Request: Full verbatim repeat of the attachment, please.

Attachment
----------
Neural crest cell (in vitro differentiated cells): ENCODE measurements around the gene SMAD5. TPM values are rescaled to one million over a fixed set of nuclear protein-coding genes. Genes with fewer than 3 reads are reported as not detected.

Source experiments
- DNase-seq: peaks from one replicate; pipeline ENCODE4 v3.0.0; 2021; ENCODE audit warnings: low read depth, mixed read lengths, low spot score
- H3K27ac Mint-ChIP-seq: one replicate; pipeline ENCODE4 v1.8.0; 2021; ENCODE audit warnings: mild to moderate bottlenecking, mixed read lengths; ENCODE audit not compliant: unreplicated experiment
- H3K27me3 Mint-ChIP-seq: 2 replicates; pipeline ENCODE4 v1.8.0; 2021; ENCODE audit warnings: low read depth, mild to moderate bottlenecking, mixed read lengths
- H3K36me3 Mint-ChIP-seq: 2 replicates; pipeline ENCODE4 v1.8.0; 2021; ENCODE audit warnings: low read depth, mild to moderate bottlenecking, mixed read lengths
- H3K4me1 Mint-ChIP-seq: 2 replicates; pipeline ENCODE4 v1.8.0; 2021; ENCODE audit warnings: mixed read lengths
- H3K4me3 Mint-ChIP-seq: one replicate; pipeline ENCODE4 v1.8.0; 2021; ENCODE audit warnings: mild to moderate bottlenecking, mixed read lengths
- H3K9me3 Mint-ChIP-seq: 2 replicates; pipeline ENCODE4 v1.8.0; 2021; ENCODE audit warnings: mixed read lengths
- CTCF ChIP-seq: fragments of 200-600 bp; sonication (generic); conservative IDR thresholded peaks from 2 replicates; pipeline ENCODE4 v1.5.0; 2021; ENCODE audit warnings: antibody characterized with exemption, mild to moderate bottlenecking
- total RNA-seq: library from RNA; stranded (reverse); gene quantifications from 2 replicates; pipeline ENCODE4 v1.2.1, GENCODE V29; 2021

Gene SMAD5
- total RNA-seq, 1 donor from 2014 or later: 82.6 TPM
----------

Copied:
Neural crest cell (in vitro differentiated cells): ENCODE measurements around the gene SMAD5. TPM values are rescaled to one million over a fixed set of nuclear protein-coding genes. Genes with fewer than 3 reads are reported as not detected.

Source experiments
- DNase-seq: peaks from one replicate; pipeline ENCODE4 v3.0.0; 2021; ENCODE audit warnings: low read depth, mixed read lengths, low spot score
- H3K27ac Mint-ChIP-seq: one replicate; pipeline ENCODE4 v1.8.0; 2021; ENCODE audit warnings: mild to moderate bottlenecking, mixed read lengths; ENCODE audit not compliant: unreplicated experiment
- H3K27me3 Mint-ChIP-seq: 2 replicates; pipeline ENCODE4 v1.8.0; 2021; ENCODE audit warnings: low read depth, mild to moderate bottlenecking, mixed read lengths
- H3K36me3 Mint-ChIP-seq: 2 replicates; pipeline ENCODE4 v1.8.0; 2021; ENCODE audit warnings: low read depth, mild to moderate bottlenecking, mixed read lengths
- H3K4me1 Mint-ChIP-seq: 2 replicates; pipeline ENCODE4 v1.8.0; 2021; ENCODE audit warnings: mixed read lengths
- H3K4me3 Mint-ChIP-seq: one replicate; pipeline ENCODE4 v1.8.0; 2021; ENCODE audit warnings: mild to moderate bottlenecking, mixed read lengths
- H3K9me3 Mint-ChIP-seq: 2 replicates; pipeline ENCODE4 v1.8.0; 2021; ENCODE audit warnings: mixed read lengths
- CTCF ChIP-seq: fragments of 200-600 bp; sonication (generic); conservative IDR thresholded peaks from 2 replicates; pipeline ENCODE4 v1.5.0; 2021; ENCODE audit warnings: antibody characterized with exemption, mild to moderate bottlenecking
- total RNA-seq: library from RNA; stranded (reverse); gene quantifications from 2 replicates; pipeline ENCODE4 v1.2.1, GENCODE V29; 2021

Gene SMAD5
- total RNA-seq, 1 donor from 2014 or later: 82.6 TPM